Macbeth"s primary reason for wanting to death Banquo and also Fleance is the Macbeth fears that due to the fact that the prophecies that the witches made to him have all come true, the prophecy that the witches made to Banquo, "Thou shalt gain kings, despite thou it is in none" (1.3.70), will additionally come true. Macbeth orders the murders of Banquo and also Fleance to ensure the none that Banquo"s descendants will certainly threaten Macbeth"s power as king.

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In act 3, scene 1 of william Shakespeare"s Macbeth, Macbeth describes the factor why that intends to order the murder of Banquo, his onetime friend and also comrade-in-arms, and Banquo"s son, Fleance.

MACBETH. To be for this reason is nothing,But to be safely thus. (3.1.52–53)

Macbeth"s priority up...

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In act 3, scene 1 of william Shakespeare"s Macbeth, Macbeth explains the factor why he intends to order the murder of Banquo, his onetime friend and also comrade-in-arms, and also Banquo"s son, Fleance.

MACBETH. To be hence is nothing,But to be safely thus. (3.1.52–53)

Macbeth"s priority approximately this point in the play has been "To it is in thus" —that is, to become king. Now that Macbeth is King, his new priority is "to it is in safely thus"—to continue to be king.

Macbeth hasn"t forget the prophecy the the witches made to Banquo at the very same time that they prophesized that Macbeth "shalt be King hereafter!" (1.3.52).

THIRD WITCH. she shalt obtain kings, though thou it is in none. (1.3.70)

This prophecy troubles Macbeth to such an degree that he mentions it double to Banquo in that scene: once almost immediately after ~ the prophecy is made, "Your children shall be kings" (1.3.89), and also once again after Ross and also Angus tell Macbeth the King Duncan made the Thane of Cawdor, fulfilling one of the prophecies that the witches made come Macbeth.

MACBETH. Do you not hope your children shall be kings,When those that provided the Thane the Cawdor to mePromised no less to them? (1.3.127–129)

Macbeth seems an ext concerned about Banquo"s children being emperors than v being king himself.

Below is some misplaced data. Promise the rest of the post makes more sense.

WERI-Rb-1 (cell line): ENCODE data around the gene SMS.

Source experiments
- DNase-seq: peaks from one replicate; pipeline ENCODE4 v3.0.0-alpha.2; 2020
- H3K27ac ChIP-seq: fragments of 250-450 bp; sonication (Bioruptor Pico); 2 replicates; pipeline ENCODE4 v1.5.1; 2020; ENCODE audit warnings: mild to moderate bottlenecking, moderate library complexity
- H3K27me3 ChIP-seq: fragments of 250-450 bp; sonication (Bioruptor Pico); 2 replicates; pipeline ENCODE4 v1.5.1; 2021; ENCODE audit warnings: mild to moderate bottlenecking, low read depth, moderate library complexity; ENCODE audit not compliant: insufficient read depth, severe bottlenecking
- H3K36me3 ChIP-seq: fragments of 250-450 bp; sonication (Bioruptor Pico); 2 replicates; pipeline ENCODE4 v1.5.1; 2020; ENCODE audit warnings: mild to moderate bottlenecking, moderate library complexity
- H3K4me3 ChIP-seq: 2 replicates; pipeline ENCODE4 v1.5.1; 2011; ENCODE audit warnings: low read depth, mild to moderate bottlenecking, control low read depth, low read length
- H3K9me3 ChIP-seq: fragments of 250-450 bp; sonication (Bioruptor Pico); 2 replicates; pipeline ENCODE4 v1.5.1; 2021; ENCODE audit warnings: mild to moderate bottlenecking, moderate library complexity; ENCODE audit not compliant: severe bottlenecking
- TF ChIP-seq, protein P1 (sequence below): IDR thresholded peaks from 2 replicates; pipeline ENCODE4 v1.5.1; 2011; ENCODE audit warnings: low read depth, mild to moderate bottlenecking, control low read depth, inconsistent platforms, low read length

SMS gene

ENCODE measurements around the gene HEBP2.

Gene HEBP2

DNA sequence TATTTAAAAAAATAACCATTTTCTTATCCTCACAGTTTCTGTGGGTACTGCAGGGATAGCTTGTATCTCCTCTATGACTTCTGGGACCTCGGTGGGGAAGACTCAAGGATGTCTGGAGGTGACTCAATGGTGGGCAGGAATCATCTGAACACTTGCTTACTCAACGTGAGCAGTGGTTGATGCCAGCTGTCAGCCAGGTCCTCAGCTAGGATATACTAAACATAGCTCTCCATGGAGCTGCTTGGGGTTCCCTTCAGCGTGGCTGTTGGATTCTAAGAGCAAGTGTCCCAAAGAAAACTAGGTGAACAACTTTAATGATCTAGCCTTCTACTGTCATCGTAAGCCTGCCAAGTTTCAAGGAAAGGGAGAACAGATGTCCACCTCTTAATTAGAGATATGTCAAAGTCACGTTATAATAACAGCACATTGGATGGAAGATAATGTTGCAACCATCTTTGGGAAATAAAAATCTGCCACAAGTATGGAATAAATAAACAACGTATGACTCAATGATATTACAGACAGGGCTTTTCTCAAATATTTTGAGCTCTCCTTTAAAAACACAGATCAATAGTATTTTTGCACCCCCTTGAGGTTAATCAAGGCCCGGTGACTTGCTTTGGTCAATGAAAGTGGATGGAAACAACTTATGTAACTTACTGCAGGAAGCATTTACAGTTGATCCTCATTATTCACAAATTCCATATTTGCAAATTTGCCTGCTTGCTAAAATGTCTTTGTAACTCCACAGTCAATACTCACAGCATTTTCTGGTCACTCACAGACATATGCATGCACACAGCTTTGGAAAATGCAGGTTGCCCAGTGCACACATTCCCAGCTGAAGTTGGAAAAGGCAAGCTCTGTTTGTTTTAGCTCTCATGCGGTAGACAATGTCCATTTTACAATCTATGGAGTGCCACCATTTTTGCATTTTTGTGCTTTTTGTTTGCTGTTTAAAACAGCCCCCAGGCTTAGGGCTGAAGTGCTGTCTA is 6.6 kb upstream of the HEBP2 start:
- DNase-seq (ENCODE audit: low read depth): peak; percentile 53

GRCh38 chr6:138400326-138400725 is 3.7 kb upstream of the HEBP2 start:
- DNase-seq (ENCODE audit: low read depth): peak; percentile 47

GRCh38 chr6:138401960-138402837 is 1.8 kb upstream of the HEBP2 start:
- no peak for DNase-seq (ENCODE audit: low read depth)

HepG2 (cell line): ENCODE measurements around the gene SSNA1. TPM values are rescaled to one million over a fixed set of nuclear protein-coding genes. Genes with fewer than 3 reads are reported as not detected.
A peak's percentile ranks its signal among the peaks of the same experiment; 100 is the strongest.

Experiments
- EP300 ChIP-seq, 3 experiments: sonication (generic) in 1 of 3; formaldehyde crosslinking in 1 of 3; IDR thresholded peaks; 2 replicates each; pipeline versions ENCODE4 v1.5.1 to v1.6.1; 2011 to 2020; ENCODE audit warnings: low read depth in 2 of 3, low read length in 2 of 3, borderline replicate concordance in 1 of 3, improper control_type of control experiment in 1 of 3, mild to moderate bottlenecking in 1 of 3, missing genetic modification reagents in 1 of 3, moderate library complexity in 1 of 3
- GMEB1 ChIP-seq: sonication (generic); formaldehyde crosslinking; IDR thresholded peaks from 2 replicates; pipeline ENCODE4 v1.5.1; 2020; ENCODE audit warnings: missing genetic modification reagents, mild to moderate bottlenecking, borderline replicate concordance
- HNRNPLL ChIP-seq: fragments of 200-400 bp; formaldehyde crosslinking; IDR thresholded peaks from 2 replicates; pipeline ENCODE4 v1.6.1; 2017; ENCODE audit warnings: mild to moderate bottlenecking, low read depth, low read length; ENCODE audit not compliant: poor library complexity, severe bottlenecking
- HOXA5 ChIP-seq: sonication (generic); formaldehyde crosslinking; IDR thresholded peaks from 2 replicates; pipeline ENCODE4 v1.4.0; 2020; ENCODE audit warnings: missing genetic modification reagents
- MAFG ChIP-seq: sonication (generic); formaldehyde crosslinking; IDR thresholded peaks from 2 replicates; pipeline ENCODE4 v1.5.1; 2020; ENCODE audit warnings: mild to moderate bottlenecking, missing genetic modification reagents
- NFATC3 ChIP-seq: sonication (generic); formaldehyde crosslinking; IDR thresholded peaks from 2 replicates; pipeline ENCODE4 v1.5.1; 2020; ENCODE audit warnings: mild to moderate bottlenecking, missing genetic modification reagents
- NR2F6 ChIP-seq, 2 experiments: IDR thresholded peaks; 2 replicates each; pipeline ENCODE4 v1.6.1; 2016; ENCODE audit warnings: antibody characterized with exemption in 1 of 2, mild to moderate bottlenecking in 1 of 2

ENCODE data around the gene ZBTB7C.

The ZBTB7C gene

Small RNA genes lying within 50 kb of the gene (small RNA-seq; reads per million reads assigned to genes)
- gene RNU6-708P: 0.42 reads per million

The prophecy isn"t discussed again till the start of plot 3, step 1, when Banquo self raises the issue. Banquo thinks aloud around his suspicions the Macbeth murdered Duncan, "and I are afraid / she play"d most foully for"t" (3.1.2–3), and he likewise notes that the witches stated that no descendant the Macbeth will certainly be king, "But the myself need to be the root and also father / Of countless kings" (3.1.5–6).

With Banquo"s quick speech in ~ the start of the act, Shakespeare speak the audience the Macbeth has two factors to are afraid Banquo. The very first reason is the Banquo suspects that Macbeth murdered Duncan, and the second is that Banquo"s descendants, not his own, will succeed him as king. It turns out the Macbeth is much an ext concerned v Banquo"s descendants than through Banquo"s suspicions.

Macbeth start the scene and invites Banquo come his coronation feast, then casually inquires, "Ride you this afternoon?" (3.1.21). A few lines later, Macbeth asks, "Is"t much you ride?" (3.1.26).

Macbeth knows that Banquo doubt his involvement in Duncan"s death, and he weakly make the efforts to deflect that apprehension by pointing out to Banquo that Duncan"s sons, Malcolm and also Donalbain, have fled Scotland, "not confessing their cruel parricide" (3.1.34–35). Then Macbeth asks, "Goes Fleance v you?" (3.1.39).

The factor for this incidental inquiries soon becomes clear. Macbeth engages 2 murderers to kill Banquo, "and with him... Fleance his son," when they"re riding outside the castle.

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Until Macbeth can rid self of Banquo and also Fleance, Macbeth attract a "fruitless crown" and also carries a "barren sceptre" (3.1.65–66) and will proceed to are afraid the prophecy that Banquo"s descendants will be kings.